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In 2016, Canada’s newly elected federal government publically committed to reconciling the social and material deprivation of Indigenous communities across the country. Does this outward shift in the Canadian state’s approach to longstanding injustices facing Indigenous peoples reflect a "transformation with teeth," or is it merely a reconstructed attempt at colonial Indigenous-settler relations? Prairie Rising provides a series of critical reflections about the changing face of settler colonialism in Canada through an ethnographic investigation of Indigenous-state relations in the city of Saskatoon. Jaskiran Dhillon uncovers how various groups including state agents, youth workers, and community organizations utilize participatory politics in order to intervene in the lives of Indigenous youth living under conditions of colonial occupation and marginality. In doing so, this accessibly written book sheds light on the changing forms of settler governance and the interlocking systems of education, child welfare, and criminal justice that sustain it. Dhillon’s nuanced and fine-grained analysis exposes how the push for inclusionary governance ultimately reinstates colonial settler authority and raises startling questions about the federal government’s commitment to justice and political empowerment for Indigenous Nations, particularly within the context of the everyday realities facing Indigenous youth.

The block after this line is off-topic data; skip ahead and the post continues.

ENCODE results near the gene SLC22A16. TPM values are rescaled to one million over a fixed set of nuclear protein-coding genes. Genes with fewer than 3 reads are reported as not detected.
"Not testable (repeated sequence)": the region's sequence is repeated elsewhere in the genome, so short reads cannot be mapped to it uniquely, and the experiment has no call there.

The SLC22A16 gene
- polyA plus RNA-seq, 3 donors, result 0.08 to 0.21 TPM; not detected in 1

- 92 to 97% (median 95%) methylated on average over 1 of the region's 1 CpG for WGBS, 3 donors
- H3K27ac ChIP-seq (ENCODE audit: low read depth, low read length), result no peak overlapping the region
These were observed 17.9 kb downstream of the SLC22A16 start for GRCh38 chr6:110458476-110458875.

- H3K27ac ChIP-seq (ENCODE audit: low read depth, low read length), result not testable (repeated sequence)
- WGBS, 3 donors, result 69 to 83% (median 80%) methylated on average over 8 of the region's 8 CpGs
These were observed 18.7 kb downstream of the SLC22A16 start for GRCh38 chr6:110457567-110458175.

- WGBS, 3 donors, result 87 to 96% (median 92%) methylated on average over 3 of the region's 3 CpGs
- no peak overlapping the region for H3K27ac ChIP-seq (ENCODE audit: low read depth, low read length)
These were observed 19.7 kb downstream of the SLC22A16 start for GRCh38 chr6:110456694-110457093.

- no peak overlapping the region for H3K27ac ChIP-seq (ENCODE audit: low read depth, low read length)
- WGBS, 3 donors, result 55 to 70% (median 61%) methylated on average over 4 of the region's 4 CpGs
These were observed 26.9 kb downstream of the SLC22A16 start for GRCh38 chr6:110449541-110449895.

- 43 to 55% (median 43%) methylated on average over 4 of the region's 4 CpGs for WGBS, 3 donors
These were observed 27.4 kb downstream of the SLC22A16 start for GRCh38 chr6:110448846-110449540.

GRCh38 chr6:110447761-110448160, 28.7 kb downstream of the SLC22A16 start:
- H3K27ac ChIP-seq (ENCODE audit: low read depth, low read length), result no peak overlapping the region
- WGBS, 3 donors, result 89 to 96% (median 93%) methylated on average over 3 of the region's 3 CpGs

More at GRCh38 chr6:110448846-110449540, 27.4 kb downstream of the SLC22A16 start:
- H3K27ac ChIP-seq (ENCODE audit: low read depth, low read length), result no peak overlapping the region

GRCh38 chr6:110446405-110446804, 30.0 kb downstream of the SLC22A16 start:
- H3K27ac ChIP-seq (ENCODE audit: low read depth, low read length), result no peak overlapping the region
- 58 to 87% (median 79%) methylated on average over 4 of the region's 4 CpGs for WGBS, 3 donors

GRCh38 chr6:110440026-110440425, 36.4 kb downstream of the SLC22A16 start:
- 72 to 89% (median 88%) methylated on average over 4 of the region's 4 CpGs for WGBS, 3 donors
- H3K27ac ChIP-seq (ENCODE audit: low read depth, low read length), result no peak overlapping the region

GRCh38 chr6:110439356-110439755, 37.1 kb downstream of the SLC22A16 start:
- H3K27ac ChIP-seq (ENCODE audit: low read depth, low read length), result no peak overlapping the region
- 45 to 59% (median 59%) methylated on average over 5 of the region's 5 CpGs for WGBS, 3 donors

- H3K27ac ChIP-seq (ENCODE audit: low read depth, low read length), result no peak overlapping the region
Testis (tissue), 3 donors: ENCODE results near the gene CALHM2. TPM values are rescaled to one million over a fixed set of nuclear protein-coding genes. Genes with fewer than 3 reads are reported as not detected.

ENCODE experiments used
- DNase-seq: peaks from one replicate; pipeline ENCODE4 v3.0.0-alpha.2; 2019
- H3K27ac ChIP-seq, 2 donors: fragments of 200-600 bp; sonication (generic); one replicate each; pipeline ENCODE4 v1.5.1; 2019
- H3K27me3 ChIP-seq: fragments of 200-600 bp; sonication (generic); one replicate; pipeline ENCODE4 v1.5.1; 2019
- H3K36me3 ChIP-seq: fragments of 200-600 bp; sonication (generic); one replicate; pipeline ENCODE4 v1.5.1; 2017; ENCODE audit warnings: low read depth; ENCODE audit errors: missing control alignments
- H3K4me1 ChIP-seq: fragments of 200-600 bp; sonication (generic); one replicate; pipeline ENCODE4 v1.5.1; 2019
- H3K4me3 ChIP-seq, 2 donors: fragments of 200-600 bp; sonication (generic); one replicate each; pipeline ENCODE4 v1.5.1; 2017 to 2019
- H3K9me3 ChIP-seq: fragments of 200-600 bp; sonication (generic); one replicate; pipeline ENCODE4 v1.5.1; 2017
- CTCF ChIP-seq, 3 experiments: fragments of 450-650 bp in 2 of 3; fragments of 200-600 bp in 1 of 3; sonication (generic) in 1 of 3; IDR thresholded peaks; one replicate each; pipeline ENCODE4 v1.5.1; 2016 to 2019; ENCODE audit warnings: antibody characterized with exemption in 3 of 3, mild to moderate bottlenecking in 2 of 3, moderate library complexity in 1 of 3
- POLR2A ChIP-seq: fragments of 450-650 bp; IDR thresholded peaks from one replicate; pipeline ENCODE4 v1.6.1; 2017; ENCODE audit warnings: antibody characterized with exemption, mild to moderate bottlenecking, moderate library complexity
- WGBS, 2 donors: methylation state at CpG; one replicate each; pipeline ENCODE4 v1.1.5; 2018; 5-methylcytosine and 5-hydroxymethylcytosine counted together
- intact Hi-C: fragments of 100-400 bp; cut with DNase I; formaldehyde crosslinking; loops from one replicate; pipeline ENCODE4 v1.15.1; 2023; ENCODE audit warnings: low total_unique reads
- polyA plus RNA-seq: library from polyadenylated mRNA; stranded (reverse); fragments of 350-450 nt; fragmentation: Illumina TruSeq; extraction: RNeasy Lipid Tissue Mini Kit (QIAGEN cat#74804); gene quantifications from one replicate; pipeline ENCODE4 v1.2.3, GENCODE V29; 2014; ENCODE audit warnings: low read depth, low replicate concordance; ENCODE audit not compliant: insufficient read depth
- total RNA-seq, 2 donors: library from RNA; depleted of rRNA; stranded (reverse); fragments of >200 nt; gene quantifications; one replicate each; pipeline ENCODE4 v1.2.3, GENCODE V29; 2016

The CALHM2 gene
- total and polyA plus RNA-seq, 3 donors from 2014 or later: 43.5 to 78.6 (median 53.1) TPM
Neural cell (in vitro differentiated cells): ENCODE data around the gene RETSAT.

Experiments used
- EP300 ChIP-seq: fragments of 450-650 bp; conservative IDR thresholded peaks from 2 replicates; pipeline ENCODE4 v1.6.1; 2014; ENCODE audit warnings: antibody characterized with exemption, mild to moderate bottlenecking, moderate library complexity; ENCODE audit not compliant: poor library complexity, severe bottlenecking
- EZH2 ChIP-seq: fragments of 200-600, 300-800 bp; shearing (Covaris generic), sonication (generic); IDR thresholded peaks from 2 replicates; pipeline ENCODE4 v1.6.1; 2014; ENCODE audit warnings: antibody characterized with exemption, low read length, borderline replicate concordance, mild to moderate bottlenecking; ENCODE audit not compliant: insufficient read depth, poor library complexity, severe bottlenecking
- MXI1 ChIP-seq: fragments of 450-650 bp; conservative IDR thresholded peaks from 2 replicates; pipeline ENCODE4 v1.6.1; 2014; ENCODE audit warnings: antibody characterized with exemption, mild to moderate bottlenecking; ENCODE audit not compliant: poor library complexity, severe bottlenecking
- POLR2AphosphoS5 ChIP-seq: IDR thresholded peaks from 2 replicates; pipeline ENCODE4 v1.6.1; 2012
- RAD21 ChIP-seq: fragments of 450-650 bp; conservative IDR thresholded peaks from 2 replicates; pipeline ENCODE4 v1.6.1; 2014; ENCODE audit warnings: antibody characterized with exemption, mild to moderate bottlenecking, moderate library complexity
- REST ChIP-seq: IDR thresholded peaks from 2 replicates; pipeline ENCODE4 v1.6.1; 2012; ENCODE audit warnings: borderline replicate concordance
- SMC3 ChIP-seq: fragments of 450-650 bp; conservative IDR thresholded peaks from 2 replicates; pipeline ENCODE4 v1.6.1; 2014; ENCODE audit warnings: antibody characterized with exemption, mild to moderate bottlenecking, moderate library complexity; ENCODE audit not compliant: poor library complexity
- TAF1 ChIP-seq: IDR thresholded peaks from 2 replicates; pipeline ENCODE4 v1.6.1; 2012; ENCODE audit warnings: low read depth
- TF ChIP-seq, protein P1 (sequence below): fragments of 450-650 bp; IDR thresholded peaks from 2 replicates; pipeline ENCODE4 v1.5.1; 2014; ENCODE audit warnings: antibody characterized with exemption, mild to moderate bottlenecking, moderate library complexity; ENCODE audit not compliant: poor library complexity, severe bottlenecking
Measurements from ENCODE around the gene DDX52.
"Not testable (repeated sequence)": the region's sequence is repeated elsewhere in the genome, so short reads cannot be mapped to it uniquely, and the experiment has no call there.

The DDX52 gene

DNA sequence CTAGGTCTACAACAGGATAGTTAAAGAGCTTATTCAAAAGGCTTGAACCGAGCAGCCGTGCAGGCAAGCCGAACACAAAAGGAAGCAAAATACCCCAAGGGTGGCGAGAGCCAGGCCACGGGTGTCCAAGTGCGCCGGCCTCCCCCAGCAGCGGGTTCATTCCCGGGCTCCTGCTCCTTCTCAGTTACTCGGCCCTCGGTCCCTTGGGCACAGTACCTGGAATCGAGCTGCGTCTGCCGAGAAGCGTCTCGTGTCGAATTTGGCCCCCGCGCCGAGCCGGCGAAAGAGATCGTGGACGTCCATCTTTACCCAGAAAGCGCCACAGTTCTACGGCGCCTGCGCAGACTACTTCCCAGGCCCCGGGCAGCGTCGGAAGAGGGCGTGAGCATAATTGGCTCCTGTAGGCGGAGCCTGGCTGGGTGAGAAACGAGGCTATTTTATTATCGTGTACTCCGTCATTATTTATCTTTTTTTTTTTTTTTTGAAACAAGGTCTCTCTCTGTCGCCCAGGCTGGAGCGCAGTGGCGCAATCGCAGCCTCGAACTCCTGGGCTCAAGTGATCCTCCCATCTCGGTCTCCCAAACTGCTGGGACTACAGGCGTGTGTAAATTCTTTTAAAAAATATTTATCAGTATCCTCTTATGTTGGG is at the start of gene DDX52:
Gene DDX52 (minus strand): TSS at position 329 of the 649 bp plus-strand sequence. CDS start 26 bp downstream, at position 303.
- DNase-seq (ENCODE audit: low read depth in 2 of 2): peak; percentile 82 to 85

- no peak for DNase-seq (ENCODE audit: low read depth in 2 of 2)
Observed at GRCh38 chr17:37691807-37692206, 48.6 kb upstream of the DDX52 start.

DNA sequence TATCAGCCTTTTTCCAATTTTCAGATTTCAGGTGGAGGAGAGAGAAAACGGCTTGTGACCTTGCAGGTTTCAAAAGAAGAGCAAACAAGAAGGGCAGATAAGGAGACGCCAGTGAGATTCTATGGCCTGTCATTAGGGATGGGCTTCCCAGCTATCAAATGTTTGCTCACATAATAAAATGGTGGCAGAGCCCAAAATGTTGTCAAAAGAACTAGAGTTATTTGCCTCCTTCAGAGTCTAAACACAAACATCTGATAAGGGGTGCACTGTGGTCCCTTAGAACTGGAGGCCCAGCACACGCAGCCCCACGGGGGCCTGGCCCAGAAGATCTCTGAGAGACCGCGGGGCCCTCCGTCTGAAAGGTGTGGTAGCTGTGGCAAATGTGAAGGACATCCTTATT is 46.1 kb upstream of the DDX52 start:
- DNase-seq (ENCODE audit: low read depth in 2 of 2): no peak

Category: Education

Global Indigenous Politics

Author : Sheryl Lightfoot
ISBN : 9781317367796
Genre : Political Science
File Size : 67.70 MB
Format : PDF, ePub